Benefits of Being Quarantined (part 6) – Oubre Medical

Benefits of Being Quarantined (part 6)

If you have ever come into our office, you probably know that Donna (our LPC-I/mental health counselor) is my mom. What you probably do not know about Donna is that she is insanely resourceful when it comes to cooking. She is the person that will see 3 ingredients in the cabinet and with throw it all in a blender and come up with something new. Not all of her inventions were mind-blowing successes, but that has never stopped her.

One of my mom’s inventions was peanut butter, pumpkin hummus. She took canned pumpkin puree and peanut butter and blended them with spices and it was pretty good. Strange, but tasty. Over the years she cleaned up this recipe and has brought in the current iteration into the office for staff meetings.

I was feeling inspired last night and wanted to make my own version of her peanut butter, pumpkin hummus, however I had none of the ingredients. So here is my version (it turned out pretty great!!).

I started with a sweet potato because for some reason, during the panic buying before I put myself on full quarantine, I bought a bunch of organic sweet potatoes. So in an effort to use them all before they go bad, this is my second sweet-potato-quarantine-recipe.

I washed, pricked with a fork, and wrapped the sweet potato in foil, then stuck it in the oven at 450F for 1.5 hours (this was a big sweet potato). Once I was able to (with a pot hold) squeeze the sweet potato and felt soft, I removed it from the oven, took it out of the foil, and then allowed it to cool in a mixing bowl until it was no longer steaming.

Next, I found some tahini in the back of my fridge that I had had for who-even-knows how long, and added 3 tablespoons to my cooled sweet potato. Tahini is sesame seed butter, essentially. It is one of the main ingredients in most hummus recipes. This is where you can get creative. If you do not have tahini, you could try using peanut butter (like my mom!), or almond butter. Or if you have nuts or seeds in your pantry, maybe try to make your own nut or see butter. The sky is the limit!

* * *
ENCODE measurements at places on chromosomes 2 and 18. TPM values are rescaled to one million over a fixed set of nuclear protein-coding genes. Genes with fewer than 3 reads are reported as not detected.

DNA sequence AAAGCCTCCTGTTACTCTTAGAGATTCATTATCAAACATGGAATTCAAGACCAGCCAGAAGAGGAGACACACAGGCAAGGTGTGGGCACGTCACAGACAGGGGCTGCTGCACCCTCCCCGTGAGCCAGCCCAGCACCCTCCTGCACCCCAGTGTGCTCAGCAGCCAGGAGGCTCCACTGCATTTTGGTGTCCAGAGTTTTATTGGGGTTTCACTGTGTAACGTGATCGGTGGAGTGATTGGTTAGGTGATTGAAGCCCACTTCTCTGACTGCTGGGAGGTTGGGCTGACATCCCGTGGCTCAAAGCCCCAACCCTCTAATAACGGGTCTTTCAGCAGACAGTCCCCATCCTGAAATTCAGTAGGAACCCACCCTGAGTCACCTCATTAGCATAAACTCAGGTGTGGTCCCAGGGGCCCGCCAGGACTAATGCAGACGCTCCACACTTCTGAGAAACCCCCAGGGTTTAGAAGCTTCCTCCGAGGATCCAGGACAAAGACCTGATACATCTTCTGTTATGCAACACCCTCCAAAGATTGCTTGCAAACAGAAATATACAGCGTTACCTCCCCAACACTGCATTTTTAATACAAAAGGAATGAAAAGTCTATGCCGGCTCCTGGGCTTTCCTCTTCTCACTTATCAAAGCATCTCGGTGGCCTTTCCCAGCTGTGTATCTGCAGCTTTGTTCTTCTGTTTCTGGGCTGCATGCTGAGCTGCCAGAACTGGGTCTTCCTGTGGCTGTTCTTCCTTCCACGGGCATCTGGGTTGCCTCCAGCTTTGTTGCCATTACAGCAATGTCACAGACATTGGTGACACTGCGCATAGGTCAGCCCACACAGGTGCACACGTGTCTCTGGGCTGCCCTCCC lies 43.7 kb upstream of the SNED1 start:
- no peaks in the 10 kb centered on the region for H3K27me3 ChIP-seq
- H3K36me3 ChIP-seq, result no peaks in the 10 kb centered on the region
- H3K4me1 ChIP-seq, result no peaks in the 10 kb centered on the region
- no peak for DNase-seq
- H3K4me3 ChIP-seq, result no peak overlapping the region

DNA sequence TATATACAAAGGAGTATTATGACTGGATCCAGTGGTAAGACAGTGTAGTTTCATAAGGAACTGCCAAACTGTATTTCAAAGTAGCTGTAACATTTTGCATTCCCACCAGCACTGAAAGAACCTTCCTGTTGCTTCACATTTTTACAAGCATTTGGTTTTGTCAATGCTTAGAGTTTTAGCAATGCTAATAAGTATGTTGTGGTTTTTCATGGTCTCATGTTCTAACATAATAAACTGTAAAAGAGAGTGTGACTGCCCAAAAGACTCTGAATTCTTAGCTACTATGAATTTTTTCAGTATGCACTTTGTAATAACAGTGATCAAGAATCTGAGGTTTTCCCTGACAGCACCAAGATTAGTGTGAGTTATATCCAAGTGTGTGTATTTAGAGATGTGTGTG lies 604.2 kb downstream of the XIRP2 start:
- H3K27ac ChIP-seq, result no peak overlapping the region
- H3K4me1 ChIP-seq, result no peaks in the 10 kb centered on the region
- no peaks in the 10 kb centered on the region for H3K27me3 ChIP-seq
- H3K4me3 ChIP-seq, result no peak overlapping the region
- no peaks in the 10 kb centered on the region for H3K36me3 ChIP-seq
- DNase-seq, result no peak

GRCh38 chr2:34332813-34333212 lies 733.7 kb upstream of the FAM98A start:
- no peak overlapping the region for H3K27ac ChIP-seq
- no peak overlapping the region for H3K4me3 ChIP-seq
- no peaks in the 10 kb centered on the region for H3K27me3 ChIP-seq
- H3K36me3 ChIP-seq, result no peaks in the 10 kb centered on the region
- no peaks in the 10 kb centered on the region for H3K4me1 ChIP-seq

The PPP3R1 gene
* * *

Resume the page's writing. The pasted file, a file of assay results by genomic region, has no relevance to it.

Then it was time for spices and seasonings. Traditional hummus has salt, pepper, paprika, garlic, and lemon juice. I started with the traditional spices, but used fresh minced garlic (2 cloves), and switched the lemon juice for lime juice (half a lime, juiced) because that is what I had in my fridge (we love margaritas in my house!!). Next, I added in some dried herbs. I had some sage, oregano, and parsley and figured “why not?”. I added a shake of cinnamon and nutmeg. I was having fun!

Once you have all of your chosen spices and miscellaneous ingredients, it is time to blend. I have a stick blender, so I stuck that straight into the mixing bowl and blended until smooth. This could have been blended in a blender or a food processor – anything to make your final product super smooth, and totally mixed. Lastly, drizzle some olive oil or avocado oil over the top of the smooth mixture (about 2-4 tablespoons) and stir (not blend) in the oil to give your hummus a little more body and some shine.

My biggest tip is to taste this recipe and season more if you feel like it needs it. There is nothing wrong with seasoning to YOUR taste and adding some odd spices you would not normally use. Be creative!

This hummus goes really *really* well on Siete grain free tortilla chips. All while writing this, I have been snacking on the hummus with the Siete chips. It is pretty great!

As one last tip, stay home, please. Help flatten the curve. Spend sometime in the kitchen making some weird and fun foods and dishes. This is the time to experiments in your kitchen and try something new!

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